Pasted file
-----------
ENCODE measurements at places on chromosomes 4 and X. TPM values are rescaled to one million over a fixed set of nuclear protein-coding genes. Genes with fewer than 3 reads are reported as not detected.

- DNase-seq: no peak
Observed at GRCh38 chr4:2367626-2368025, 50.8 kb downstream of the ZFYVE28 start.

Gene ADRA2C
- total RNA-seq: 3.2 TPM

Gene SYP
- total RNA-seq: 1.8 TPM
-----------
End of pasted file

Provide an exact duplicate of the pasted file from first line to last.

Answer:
ENCODE measurements at places on chromosomes 4 and X. TPM values are rescaled to one million over a fixed set of nuclear protein-coding genes. Genes with fewer than 3 reads are reported as not detected.

- DNase-seq: no peak
Observed at GRCh38 chr4:2367626-2368025, 50.8 kb downstream of the ZFYVE28 start.

Gene ADRA2C
- total RNA-seq: 3.2 TPM

Gene SYP
- total RNA-seq: 1.8 TPM